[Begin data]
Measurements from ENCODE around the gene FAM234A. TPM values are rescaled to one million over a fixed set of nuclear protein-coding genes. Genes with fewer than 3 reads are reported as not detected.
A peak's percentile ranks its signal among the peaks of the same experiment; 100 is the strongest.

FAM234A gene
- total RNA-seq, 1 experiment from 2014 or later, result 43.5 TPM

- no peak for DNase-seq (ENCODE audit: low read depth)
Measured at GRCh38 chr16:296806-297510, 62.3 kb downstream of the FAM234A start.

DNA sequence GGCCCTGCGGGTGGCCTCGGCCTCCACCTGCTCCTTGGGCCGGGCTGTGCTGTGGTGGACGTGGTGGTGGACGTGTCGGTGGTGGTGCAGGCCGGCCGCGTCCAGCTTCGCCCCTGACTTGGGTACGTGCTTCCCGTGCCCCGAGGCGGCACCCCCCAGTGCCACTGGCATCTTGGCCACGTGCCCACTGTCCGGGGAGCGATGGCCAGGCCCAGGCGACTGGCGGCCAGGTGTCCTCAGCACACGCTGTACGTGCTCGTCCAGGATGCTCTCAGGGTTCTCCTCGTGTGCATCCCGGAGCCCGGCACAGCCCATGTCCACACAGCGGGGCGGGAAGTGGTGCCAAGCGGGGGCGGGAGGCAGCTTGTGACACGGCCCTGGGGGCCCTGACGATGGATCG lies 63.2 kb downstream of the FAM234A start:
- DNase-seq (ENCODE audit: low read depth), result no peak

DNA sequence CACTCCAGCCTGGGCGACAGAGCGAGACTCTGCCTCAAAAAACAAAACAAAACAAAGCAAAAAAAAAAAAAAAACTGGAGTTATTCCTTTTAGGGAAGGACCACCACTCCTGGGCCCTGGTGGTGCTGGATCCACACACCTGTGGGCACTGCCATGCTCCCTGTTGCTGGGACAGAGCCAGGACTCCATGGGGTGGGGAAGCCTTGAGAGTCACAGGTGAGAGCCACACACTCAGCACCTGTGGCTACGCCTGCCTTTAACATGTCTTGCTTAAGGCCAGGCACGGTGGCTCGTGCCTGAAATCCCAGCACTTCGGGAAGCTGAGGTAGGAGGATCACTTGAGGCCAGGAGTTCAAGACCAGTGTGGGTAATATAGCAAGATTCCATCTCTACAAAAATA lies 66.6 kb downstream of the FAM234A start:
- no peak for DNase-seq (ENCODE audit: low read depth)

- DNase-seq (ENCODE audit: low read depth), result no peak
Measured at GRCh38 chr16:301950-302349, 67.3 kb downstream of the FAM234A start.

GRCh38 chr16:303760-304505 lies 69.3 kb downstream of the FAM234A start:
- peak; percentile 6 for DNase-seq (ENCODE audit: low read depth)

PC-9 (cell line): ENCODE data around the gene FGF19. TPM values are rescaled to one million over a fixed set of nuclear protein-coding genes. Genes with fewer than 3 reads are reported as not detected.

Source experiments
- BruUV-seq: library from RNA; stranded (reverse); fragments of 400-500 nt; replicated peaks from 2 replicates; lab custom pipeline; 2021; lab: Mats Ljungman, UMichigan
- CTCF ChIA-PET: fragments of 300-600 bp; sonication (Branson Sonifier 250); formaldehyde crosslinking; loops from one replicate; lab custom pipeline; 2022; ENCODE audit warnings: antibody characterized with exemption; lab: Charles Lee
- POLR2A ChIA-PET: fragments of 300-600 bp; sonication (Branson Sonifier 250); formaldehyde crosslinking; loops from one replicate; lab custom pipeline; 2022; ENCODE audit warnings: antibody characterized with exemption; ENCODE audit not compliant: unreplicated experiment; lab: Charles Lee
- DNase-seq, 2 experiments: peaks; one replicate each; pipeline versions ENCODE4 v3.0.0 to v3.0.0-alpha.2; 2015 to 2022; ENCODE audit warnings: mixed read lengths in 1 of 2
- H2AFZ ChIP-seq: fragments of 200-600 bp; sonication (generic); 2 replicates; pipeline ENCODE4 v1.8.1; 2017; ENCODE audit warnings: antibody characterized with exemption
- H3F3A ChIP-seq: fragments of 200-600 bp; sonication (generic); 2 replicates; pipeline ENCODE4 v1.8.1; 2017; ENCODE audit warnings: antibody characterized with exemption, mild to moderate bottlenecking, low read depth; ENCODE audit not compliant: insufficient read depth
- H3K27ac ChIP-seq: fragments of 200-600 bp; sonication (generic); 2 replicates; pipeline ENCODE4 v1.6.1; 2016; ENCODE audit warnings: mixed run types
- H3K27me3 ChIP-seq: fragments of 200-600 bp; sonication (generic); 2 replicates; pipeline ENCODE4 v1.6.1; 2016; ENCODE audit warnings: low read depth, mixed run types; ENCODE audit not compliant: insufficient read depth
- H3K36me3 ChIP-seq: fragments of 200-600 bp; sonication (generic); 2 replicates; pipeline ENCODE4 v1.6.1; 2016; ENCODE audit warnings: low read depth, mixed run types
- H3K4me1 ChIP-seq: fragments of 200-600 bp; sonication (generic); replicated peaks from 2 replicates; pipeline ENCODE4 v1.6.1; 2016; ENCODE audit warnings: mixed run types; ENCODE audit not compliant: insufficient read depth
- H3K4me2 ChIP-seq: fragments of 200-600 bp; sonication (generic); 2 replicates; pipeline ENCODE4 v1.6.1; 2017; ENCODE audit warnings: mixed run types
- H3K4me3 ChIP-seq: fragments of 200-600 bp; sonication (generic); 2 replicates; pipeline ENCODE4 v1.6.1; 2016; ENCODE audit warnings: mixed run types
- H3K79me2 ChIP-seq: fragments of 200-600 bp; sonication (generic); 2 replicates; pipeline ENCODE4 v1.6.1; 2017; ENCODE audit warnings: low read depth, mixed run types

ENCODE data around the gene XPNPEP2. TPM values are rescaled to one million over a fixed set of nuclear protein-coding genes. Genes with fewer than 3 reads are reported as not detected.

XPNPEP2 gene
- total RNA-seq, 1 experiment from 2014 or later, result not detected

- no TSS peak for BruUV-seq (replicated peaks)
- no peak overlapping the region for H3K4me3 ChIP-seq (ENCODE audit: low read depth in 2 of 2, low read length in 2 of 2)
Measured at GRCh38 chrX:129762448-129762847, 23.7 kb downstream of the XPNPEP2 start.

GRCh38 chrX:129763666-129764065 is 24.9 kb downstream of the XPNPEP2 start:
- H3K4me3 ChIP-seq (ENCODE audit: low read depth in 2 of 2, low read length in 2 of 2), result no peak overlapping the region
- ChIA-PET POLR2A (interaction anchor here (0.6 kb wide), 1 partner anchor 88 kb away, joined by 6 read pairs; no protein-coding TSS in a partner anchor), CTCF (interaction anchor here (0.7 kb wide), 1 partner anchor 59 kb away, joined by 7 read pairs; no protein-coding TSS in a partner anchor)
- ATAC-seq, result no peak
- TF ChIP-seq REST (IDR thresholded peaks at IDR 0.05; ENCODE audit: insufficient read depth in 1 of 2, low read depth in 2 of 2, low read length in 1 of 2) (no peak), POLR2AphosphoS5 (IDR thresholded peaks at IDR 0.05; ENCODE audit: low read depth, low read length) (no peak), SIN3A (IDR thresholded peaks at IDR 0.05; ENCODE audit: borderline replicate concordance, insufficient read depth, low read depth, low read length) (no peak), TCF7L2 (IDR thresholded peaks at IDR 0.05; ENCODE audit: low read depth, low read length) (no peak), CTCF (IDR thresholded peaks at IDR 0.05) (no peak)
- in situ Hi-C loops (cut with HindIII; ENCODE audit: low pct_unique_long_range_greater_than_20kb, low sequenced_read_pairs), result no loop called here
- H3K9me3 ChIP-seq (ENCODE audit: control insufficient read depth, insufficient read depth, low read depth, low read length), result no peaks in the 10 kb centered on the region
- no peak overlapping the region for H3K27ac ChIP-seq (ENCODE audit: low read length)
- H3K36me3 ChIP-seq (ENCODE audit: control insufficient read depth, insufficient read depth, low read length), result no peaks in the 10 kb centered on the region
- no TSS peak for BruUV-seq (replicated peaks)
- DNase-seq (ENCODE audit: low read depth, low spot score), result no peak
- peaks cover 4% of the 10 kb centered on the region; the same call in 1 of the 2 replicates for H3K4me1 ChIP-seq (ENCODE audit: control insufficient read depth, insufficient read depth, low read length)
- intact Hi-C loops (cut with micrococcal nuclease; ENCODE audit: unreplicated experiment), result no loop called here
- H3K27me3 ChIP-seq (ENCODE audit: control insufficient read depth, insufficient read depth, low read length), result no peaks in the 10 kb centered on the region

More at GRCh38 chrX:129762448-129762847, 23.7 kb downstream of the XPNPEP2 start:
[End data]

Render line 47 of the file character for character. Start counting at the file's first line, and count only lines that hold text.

- peaks cover 4% of the 10 kb centered on the region; the same call in 1 of the 2 replicates for H3K4me1 ChIP-seq (ENCODE audit: control insufficient read depth, insufficient read depth, low read length)